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The Wall Street Journal this morning reports that the National Labor Relations Board (NLRB) voted yesterday that “will make it tougher for employers to stall union organizing drives inside the workplace, one of the biggest changes in decades to how workers join unions.

“The changes, which take effect April 30, delay employers' ability to complete a legal challenge that can drag out the process of voting to form a union at a private-sector workplace. Companies often contend that certain workers aren't eligible to vote on union formation because they're actually management, or that certain part-time workers should be excluded from the vote. For some employers, these challenges keep unions from taking hold for months or years.”

Legal challenges, according to the new rules, now will have to take place after unionization votes. The two Democrats on the NLRB said that the change will eliminate “unnecessary litigation” that can interfere with the rights of organized labor. The one Republican on the NLRB abstained, which the Journal called a symbolic rejection of the premise.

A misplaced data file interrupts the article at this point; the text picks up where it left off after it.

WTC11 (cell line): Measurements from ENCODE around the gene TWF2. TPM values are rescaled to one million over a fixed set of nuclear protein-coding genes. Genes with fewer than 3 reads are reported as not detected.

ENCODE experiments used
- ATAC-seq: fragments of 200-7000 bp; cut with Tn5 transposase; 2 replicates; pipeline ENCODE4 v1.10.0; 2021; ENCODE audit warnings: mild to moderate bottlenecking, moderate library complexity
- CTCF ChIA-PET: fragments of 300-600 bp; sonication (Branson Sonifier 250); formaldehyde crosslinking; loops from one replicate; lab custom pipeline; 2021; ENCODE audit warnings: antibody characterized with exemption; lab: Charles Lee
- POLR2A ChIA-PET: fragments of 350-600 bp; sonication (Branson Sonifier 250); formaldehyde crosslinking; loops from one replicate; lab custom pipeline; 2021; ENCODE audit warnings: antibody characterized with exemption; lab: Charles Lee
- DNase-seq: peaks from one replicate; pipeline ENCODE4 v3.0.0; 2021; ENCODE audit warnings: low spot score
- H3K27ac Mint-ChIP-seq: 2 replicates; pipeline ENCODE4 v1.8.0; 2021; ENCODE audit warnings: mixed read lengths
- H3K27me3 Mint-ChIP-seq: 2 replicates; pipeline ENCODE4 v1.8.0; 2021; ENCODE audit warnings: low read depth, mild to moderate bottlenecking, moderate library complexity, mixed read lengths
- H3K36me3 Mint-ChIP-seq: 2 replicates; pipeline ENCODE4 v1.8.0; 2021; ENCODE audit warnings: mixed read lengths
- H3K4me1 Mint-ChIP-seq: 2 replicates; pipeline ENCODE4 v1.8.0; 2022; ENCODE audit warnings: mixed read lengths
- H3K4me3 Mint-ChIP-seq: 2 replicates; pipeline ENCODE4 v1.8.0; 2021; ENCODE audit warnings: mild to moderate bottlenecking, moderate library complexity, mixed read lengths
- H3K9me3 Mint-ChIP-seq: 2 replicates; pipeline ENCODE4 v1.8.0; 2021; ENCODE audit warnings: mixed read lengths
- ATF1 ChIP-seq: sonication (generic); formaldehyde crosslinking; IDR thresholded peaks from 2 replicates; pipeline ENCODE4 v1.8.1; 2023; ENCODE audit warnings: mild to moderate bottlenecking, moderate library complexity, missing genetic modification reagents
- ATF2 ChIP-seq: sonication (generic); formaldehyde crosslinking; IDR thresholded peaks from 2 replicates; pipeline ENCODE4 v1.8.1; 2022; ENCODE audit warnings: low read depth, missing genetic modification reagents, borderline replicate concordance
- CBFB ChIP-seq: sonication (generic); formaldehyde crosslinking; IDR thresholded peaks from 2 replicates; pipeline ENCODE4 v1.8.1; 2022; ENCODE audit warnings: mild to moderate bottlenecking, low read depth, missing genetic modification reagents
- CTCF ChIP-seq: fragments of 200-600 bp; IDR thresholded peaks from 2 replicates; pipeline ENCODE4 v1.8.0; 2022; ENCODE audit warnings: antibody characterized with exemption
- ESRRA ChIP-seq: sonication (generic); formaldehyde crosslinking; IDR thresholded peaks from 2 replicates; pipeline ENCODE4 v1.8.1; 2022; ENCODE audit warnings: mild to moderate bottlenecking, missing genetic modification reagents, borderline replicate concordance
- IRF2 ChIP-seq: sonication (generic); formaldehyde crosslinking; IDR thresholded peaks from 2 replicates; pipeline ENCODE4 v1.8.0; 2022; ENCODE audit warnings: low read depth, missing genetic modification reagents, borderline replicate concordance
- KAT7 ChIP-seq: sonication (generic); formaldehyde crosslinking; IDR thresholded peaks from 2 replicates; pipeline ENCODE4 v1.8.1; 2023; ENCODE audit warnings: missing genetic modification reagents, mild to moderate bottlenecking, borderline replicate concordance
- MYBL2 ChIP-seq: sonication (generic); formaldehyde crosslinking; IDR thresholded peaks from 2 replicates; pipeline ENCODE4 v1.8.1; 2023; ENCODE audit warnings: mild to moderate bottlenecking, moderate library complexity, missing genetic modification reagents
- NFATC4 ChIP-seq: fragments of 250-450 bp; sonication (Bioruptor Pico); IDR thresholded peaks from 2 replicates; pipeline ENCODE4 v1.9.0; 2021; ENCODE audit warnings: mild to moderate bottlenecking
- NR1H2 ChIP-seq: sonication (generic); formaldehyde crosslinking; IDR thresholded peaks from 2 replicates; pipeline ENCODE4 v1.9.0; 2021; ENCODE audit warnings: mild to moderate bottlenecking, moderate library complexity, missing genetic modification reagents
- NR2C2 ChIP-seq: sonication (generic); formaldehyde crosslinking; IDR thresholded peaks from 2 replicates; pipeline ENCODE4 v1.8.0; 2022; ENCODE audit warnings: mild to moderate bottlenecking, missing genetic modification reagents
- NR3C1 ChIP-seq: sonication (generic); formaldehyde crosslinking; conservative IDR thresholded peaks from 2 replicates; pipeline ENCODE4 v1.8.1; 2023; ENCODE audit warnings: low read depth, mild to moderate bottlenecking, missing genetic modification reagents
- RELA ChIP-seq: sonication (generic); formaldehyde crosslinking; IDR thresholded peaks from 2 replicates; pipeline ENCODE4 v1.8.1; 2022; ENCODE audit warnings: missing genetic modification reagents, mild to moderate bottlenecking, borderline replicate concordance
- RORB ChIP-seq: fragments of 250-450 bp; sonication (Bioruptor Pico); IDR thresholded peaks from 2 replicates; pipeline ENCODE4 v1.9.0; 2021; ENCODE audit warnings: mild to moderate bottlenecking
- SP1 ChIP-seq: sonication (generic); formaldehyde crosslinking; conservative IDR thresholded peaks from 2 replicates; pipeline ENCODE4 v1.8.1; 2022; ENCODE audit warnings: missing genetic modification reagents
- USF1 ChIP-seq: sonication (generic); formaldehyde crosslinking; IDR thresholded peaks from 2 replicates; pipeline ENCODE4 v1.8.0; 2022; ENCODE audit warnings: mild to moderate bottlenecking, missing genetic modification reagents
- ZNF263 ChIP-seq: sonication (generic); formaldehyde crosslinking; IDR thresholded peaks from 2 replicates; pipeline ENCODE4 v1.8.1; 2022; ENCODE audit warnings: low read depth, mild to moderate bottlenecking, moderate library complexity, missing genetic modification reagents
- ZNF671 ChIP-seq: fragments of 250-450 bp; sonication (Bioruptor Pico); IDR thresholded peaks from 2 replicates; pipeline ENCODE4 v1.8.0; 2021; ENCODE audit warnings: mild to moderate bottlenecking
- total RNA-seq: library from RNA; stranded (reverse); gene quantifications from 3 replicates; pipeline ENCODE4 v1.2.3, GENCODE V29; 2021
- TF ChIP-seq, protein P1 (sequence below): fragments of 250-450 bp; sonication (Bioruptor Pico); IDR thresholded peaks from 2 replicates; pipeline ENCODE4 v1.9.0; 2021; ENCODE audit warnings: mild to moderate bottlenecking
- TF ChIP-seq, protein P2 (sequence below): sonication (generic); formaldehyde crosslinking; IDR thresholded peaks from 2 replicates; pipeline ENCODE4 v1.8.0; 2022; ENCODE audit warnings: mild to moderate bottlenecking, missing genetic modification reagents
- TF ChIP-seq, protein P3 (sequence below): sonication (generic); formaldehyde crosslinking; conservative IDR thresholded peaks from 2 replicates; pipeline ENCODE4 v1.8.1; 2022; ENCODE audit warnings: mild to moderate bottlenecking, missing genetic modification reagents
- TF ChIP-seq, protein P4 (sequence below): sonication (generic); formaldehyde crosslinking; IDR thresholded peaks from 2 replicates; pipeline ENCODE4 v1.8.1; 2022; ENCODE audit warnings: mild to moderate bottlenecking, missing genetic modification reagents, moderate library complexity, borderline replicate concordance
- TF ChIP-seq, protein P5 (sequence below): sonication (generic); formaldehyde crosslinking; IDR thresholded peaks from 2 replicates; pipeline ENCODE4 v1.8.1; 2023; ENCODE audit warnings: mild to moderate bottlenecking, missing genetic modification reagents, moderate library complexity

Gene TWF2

According to the Journal,, “Although union participation has fallen steadily in recent years, the changes could speed up union-organizing efforts at companies in the health-care, communications, transportation and service industries. The changes also could prompt more workers and labor groups to hold union-organizing elections, with the hope of getting a better shot at a vote without delay.”

However, there could be a delay in the elimination of union vote delays.

The Journal also reports that “the U.S. Chamber of Commerce, which counts three million members, said it filed a lawsuit Tuesday night to challenge what it called the ‘ambush election rule.’ The suit, filed in the U.S. District Court for the District of Columbia, contends the rule deprives employers of a fair opportunity to explain to employees the costs of unionizing.”
KC's View:
This is one of those stories that I actually find hard to figure out.

On the one hand, it seems to me to be entirely fair that employers not be able to use various legal tactics to delay unionization votes.

On the other hand, employers also ought to have the ability to avail themselves of all legal options in arguing against unionization, and haste can be the mother to disaster.

That’s okay. I figure that next time a Republican becomes president, he or she will simply change the makeup of the NLRB, and that new panel will change the rule back.

Because that’s how politics work.